I have no doubt that these sentiments would have resonated with Higgins had he read them. I am not quite so convinced that the son of a nineteenth century Church of Ireland Minister would have been swayed to change his views. One can make the case for a correlation of views. Call me a doubting Thomas or a suspicious Jesuit, but I would need more evidence to establish causation.

It is of course a good thing to have an historical sense of the origins and the impact of the Harvester decision and Leo's Rerum Novarum more than a century ago. The challenge is to apply the new insights gained to our current circumstances so that we might contribute to a just and flourishing society for all in another period of great social and economic change.

Rerum Novarum was written at a time of great social change brought about by the industrial revolution. This century will be marked by equally significant change through technological advances and digital disruption. Realising the fruits of the Harvester judgement in these times of great change will require the articulation of and commitment to a new accord between government, business and civil society. Implicit in this accord would be the sharing of responsibility to achieve the common good. Such an accord would need to temper the power and expectations of capital and offer business support to pursue patient capital. In return businesses must not be so burdened by unnecessary regulation as to undermine their capability to generate profits and employment opportunities especially for our young or low skilled. Governments also can no longer argue that they are mere stewards of the economy. They must play an active role in both the architecture of a new industrial paradigm and the creation and provision of opportunities for dignified employment, especially for those who have been excluded by the employment market.

Trickledown economics, by its very title is a top down approach to wealth distribution. It has failed those at the bottom of the pyramid. For our 21st century world we need to develop a 'bottom up' approach to distribution, first ensuring that we have an adequate safety net for those who cannot participate in the workforce. We need to remove this from government and create an independent commission to develop evidence-based benchmarks to ensure that income support payments and pensions are adequate for people to live a frugal yet dignified life. The other great challenge for us is how we determine what are fair and just wages for those in low paid and insecure work. The digital economy brings with it different requirements and expectations of work and the workplace. Nonetheless, we cannot allow this to undermine important employment protections such as sick and recreation leave and other hard-fought benefits such as maternity leave. These benefits give practical meaning to humanity and more importantly reinforce that people are more than a means of production and mere inputs into the economy.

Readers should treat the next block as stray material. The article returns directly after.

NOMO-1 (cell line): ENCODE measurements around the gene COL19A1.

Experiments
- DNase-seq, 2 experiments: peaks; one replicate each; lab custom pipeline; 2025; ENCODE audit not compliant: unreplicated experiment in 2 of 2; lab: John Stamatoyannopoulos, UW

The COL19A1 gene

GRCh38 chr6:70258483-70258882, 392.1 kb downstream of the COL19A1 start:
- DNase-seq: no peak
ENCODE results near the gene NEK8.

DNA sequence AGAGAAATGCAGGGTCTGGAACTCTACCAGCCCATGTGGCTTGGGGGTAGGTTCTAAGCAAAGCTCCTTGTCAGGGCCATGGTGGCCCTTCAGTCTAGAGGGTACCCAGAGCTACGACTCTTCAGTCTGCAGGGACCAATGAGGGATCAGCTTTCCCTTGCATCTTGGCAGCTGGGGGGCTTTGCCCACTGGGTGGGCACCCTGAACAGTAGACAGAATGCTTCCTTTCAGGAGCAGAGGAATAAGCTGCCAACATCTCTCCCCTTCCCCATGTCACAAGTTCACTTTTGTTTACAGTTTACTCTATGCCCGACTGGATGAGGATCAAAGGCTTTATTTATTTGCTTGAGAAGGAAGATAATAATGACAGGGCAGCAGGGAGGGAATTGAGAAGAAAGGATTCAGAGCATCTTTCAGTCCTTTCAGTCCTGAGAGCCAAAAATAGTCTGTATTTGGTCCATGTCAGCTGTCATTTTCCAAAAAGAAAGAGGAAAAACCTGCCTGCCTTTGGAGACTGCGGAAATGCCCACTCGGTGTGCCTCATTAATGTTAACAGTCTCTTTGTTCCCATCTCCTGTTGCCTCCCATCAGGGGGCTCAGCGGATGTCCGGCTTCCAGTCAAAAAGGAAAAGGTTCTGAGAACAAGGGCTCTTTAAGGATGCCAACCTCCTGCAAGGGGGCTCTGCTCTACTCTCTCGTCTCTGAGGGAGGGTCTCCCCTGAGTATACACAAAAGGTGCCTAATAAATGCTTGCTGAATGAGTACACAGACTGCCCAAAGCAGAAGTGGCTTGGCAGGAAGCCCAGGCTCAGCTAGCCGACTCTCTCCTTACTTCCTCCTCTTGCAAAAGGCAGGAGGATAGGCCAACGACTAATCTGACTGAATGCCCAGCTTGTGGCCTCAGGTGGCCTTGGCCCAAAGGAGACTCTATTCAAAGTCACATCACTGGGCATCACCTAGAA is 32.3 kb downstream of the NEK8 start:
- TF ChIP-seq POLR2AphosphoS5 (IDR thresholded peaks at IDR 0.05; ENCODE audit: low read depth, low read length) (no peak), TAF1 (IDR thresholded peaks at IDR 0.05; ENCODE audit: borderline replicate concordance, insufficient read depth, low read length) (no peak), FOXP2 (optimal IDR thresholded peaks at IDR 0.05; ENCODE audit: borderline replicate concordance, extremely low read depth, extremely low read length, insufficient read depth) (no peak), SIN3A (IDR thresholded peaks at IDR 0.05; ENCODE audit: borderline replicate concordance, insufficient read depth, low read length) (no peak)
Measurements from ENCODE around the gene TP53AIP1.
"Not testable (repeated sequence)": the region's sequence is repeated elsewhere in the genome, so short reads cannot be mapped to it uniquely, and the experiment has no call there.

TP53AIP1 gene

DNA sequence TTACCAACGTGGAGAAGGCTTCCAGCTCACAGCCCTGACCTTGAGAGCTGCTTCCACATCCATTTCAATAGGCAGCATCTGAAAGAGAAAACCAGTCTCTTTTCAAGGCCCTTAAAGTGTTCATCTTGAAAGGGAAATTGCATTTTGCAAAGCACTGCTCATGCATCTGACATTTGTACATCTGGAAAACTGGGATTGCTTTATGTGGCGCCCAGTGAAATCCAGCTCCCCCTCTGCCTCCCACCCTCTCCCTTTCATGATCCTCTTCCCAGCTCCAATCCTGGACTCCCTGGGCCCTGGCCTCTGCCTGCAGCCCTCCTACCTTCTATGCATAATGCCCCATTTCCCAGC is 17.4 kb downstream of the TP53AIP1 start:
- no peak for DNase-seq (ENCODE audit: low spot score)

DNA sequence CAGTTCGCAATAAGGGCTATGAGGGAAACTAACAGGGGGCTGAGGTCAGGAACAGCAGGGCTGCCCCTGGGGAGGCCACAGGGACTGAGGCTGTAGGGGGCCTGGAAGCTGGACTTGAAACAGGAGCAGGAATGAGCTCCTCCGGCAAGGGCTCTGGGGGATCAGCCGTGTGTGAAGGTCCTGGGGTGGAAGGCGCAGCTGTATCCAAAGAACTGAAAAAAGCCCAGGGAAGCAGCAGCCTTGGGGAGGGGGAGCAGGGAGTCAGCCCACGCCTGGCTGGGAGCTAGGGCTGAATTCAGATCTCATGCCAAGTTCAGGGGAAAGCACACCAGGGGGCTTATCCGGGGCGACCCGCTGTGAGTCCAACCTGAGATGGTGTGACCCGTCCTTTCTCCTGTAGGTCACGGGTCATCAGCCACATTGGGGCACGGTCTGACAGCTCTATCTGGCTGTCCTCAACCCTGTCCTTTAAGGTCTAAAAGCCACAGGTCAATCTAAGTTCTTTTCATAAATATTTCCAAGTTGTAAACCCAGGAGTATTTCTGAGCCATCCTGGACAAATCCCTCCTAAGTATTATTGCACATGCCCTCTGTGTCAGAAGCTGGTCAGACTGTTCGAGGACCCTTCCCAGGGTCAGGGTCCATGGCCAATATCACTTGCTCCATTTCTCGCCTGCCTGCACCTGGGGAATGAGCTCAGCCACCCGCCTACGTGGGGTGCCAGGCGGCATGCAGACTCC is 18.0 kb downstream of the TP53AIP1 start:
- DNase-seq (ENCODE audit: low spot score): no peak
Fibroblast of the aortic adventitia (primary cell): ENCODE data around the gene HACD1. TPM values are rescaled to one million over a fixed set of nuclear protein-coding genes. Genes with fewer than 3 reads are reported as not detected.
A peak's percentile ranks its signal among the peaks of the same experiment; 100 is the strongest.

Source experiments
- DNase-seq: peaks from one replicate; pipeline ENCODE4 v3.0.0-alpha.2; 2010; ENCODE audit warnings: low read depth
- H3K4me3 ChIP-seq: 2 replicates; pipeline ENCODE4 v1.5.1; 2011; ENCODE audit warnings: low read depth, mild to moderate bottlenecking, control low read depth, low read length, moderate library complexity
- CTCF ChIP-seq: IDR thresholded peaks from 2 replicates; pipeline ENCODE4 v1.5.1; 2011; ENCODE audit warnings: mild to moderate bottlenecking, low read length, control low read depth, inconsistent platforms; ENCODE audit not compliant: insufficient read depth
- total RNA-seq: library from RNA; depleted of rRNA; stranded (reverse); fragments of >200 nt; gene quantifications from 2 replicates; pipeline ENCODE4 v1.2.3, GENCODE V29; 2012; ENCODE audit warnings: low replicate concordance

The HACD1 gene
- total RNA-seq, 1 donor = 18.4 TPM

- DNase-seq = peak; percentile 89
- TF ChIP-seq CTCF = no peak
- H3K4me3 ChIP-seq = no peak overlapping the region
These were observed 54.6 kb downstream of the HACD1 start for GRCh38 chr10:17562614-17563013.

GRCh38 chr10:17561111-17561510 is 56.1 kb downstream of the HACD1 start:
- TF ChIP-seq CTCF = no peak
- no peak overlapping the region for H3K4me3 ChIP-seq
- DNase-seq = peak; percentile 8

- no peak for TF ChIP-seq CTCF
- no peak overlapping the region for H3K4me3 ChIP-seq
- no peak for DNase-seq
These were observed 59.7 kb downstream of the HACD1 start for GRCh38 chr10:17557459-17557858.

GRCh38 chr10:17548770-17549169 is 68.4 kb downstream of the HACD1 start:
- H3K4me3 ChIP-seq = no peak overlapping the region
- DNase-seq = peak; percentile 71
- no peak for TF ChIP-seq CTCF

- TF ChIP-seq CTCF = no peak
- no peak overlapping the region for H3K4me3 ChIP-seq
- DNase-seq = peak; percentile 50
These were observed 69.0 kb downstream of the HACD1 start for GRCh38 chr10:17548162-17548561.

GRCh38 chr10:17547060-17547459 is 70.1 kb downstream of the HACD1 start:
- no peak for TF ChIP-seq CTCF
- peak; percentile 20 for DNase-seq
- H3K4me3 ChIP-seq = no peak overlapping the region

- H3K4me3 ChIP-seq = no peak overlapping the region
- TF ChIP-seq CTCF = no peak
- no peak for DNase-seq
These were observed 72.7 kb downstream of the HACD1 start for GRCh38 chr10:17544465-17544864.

The intersection between being in work and out of work is much more complex than it was at the time of the Harvester judgement. Our labour market is one of growing casualisation and insecure employment often forced upon employers who are no longer able to carry the costs and long-term liabilities of permanent employment. Economic risk is being shifted from government to employer and then finally to the employee, particularly through the marketisation of social services. This is unacceptable. Our industrial relations framework must place a new premium on those roles so as to drive the risk back to those best able to manage it. The incentive must be to create secure and full-time employment. The question of income adequacy is a vexed one for government and business alike. While governments rightly invest significant resources in the provision of free and subsidised education, health and childcare, the cost of raising a family, all too often, extends beyond the means of low income households. Indeed, research recently commissioned by Catholic Social Services Australia found that a low-income family with two children requires an additional $88.74 per week to meet a relatively basic standard of living. We need reliable, independent means for determining what is sufficient to live in a civilised community. It's time to reflect on how the minimum wage is set and in particular what information is required for that determination.

The Fair Work Commission in its annual wage review this year acknowledged that the modest increase proposed would not 'not lift all award-reliant employees out of poverty (measured by household disposable income below a 60 per cent median income poverty line), particularly those households with dependent children and a single-wage earner'. But to do so was 'likely to have adverse employment effects on those groups who are already marginalised in the labour market with a corresponding impact on the vulnerability of households to poverty due to loss of employment or hours'. The Government for its part submitted that the tax-transfer system was more efficient 'in equalising the distribution of income among Australian households'. The Commission conceded that 'the changes to the tax-transfer system in the past 2 budgets have reduced the financial assistance that is provided for low-income families with children'. Having acknowledged the problem and the shortfall, the Commission handballed both back to society generally with the handwashing observation: 'The high and continuing levels of child poverty indicate that the combination of wages and social welfare assistance, are not sufficient to ensure that the needs of all low-wage families are met. We view this as a serious matter for society. This conclusion is supported by the evidence that about one-third of people in poverty lived in households for which wages were the main source of income; and that about half of these families had children.'